"You really don't remember, Basil?" replied my attractive attacker. "What on earth have they done to you? I'm Sean Berman. Your twin brother."

This place gets more like a far-fetched pulp horror novel every day...

And... Basil? What kind of name is that?

"Hey, this TV actually works!" I heard my stunningly handsome twin say as I slipped back into sweet unconsciousness...


The Most Dangerous Game is the first ever celluloid example of one of my favourite horror sub-genres - humans hunting humans!

However, I don't think that the title is particularly apt when you consider that:

A) Humans aren't as dangerous as leopards or tigers really, are they? Oh, I know that humans have greater intelligence and have done more damage to the planet than any other living creature, but If I was walking through the jungle with a hunting rifle I'd rather come face-to-face with, say, Billy Ray Cyrus than a pissed off panther. But that's probably just me...


B) Is hunting humans really 'The Most Dangerous Game'? What about Snakes & Ladders with real snakes and rickety ladders that have random rungs missing? What about Hungry Hippos with real Hippos? I'm sure there are many other examples.

But I digress. We're in a small passenger ship traversing through dangerous waters as we meet our hero Bob Rainsford, a hunter by trade. One of Bob's chums engages him in a philosophical discussion along the lines of, "Who is the real savage, man who hunts for pleasure or the beast who hunts for necessity? What would you do if the roles were reversed?"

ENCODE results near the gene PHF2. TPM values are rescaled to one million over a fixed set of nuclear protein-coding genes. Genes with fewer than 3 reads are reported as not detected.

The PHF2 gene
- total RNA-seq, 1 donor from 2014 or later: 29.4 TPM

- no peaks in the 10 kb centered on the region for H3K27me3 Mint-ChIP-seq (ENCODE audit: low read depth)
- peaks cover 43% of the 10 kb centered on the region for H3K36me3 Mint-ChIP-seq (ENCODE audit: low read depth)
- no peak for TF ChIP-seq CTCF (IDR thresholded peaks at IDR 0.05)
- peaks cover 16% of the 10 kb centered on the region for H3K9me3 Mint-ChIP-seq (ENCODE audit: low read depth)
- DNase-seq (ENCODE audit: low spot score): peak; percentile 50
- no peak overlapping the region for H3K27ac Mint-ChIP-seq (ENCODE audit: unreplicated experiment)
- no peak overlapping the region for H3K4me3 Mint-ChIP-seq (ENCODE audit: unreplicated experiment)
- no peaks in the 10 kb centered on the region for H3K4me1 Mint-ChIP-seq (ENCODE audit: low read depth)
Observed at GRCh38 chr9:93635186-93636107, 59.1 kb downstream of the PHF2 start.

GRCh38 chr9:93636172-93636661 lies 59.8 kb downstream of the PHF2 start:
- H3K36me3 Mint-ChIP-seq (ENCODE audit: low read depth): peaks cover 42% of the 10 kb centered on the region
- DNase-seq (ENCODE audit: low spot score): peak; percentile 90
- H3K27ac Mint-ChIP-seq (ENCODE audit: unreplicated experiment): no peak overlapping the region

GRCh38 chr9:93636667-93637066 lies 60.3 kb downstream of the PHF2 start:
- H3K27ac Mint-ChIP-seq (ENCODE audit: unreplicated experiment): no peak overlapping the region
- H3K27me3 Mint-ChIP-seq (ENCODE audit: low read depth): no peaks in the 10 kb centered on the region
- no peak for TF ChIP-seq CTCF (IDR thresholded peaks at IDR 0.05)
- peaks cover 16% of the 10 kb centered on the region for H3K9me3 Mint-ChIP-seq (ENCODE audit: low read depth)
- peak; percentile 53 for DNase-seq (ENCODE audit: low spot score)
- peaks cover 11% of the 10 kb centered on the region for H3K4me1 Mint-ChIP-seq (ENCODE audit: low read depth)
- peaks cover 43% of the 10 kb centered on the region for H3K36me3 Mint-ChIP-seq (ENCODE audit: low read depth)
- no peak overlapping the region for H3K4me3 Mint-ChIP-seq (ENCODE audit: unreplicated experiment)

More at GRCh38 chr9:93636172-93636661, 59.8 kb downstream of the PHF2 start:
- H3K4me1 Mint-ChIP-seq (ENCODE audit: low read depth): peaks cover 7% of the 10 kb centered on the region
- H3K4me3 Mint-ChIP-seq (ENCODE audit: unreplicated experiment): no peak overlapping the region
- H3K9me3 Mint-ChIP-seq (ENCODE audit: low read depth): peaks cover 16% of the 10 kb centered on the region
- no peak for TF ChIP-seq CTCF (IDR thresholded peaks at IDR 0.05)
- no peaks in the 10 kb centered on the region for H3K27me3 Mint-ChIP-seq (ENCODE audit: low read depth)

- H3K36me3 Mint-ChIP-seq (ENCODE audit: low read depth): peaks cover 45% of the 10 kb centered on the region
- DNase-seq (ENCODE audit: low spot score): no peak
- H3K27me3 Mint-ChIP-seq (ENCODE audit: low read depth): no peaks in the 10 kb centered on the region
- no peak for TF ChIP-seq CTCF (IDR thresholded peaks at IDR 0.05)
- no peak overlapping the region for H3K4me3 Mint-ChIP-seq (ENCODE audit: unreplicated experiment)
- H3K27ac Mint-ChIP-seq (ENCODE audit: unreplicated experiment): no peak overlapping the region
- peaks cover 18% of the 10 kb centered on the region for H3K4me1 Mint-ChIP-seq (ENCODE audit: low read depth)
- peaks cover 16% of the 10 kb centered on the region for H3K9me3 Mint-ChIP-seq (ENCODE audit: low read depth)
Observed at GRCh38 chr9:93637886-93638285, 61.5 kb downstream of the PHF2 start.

Bob laughs this off with a "Ha, that'll never happen to me! Never happen! Why, what possible set of circumstances could ever..." CRASH!!!! "What was that noise?"

It was the ship crashing. It sinks.

Bob and the captain are the only survivors!

A shark eats the captain.

Bob is the only survivor!

Somehow he manages to swim ashore unharmed. After wandering around for a bit he spots civilisation in the shape of a large, forbidding looking mansion.

The door creaks open and Bob steps inside. A hairy, scary man appears from behind the door. Bob tries to engage him in polite conversation but gets blanked, much to his annoyance. It never seems to register with Bob that this guy might not actually speak English, so thank goodness for the appearance of Count Zaroff to explain that Bob is speaking to Ivan who not only can't speak English but can't speak, being as he is that classic horror film staple, a mute man-servant.

Ivan is actually played by the African-American actor Noble Johnson - making this the earliest known example of a black actor play a Caucasian character.

Count Zaroff cuts a fine figure, I must say. Perfectly groomed facial hair, elegantly tailored suit and with a cigarette holder held just so.

He's foppish and he's fey and has impeccable manners, as he cordially welcomes Bob to his humble abode and has Ivan show him to a room, explaining that he has other guests who have also been shipwrecked. It would appear that Bob has had a stroke of luck finding the mansion. Count Zaroff seems like a really nice guy.

He's quite insane, of course.